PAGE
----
Landlords have a variety of possible issues that can arise from the management (or mismanagement) of their properties. This can be the result of poor upkeep on their part, bad tenants, or a combination of both. Tenants run the gamut from pristine to monstrous, and landlords often find themselves looking into the legal ramifications of eviction. Unfortunately for many landlords, many laws on the books often support tenants more than landlords which can make resolving issues troublesome. However, if you can establish a pattern of infractions, you can make a solid case for eviction. Here are the most common tenant infractions:
Late payments—Most rental agreements have payment terms that require rent to be paid within a certain amount of time from the due date before it’s considered late. Typically it’s 3-5 days. Anything beyond that is a late payment and repeated instances of this can be grounds for eviction. For your protection, make sure tenants are aware of the conditions of the rental policy and know where to turn in rent.
It’s also important to address late payments immediately. The first time a tenant is late, be proactive and contact them to find out what is going on. Honest mistakes happen, but more often than not, one late payment will lead to further late payments. Stay on top of it and don’t fall for the excuses.
Security deposit mishaps—Tenants often believe they can pay their last month’s rent with the security deposit, hoping to save money for moving containers or other relocation fees. But landlords have a legal right to withhold the security deposit until tenants have moved out and the property has been inspected for damage. Any use of a deposit to cover rent is purely within the landlord’s discretion, so make that clear in your lease from the start so there is no confusion later on.
Disorderly conduct—Excessive noise, loud parties, risky behavior, or sloppy upkeep can diminish the value of a property and irritate other tenants who may then want to move. The tenant has a responsibility to address disorderly conduct, which can lead to an awkward and sometimes contentious encounter. The important thing to remember is to document any and all possible infractions and keep it on record. Without proper documentation, you will have no grounds for eviction in the future.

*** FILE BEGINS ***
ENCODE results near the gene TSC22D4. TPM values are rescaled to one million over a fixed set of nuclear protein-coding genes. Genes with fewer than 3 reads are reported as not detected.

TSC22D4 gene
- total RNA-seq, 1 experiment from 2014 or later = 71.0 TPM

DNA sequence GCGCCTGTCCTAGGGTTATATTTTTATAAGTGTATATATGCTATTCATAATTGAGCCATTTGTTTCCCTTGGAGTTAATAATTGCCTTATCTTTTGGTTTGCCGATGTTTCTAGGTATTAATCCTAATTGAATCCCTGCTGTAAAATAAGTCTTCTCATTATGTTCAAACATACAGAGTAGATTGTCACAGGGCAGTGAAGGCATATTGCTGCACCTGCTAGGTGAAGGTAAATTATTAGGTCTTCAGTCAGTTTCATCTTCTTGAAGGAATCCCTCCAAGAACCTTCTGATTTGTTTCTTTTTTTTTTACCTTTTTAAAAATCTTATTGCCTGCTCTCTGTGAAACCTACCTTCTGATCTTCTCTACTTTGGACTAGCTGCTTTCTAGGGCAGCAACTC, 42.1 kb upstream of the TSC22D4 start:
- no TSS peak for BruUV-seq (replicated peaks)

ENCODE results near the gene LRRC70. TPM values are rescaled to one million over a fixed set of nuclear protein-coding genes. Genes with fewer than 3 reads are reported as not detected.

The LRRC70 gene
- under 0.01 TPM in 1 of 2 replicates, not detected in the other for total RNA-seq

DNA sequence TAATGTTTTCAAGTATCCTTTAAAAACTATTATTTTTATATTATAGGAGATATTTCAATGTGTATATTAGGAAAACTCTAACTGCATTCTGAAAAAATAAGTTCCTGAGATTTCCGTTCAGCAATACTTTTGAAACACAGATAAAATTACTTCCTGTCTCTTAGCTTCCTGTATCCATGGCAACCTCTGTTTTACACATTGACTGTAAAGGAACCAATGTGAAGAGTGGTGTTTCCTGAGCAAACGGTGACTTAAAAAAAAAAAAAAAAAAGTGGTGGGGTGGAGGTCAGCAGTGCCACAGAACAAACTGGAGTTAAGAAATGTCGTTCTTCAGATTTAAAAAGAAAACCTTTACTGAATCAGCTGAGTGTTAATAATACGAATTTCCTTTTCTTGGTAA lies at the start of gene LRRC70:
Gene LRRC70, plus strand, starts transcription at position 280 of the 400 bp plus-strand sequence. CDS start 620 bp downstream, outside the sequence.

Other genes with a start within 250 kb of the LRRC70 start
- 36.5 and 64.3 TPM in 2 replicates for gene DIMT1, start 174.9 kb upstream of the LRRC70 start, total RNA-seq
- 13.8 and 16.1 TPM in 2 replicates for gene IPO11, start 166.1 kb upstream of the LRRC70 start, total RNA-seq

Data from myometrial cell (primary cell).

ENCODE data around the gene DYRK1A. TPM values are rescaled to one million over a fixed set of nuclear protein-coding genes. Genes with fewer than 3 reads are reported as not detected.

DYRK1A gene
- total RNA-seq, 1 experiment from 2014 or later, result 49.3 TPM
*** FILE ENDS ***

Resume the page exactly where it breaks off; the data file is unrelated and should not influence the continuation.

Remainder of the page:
Violation of rules—Some rules are relatively trivial: leaving your garage door open unattended, taking out the recycling cans before a certain time, leaving a mailbox unattended for too long, keeping a pet when pets aren’t allowed, etc. Other violations are more serious, and can endanger property or the well-being of other tenants. If a tenant is frequently in violation of property rules, the landlord should send the tenant a new copy of the rules highlighting which ones he or she is in violation of.
Again, be a proactive landlord. If you sense a problem, investigate and address the tenant immediately. Don’t wait for the problems to escalate. If you stay on top of potential issues and keep good documentation you’ll find the eviction process will go much more smoothly if it comes to that.
Managing a property can be a tough job. It is made exponentially harder by bad tenants who blatantly violate rules, make late payments, and behave inappropriately. A landlord should prepare for the possibility of needing to evict a tenant by documenting any and all infractions that occur on the property.
Incoming search terms:
- common tenant problems
- landlord issues tenant infraction
- link:mytwodollars com
- monsterous landlord
- most common tenant lawsuit
- tenant rent late first time fee
Don't Miss: Scottrade Review - $7 Trades and Get 3 Free Credit Scores and Hot Credit Card Deals
Filed Under: Real Estate
About the Author: Jeremy Vohwinkle is a Chartered Retirement Planning Counselor® and spent a few years working as a financial planner. Today, he helps people make the most of their money by writing about personal finance here and elsewhere on the web. Jeremy is also Coach at Adaptu and a regular contributor for other publications such as Intuit, and American Express. Be sure to follow Jeremy on Twitter or Google+.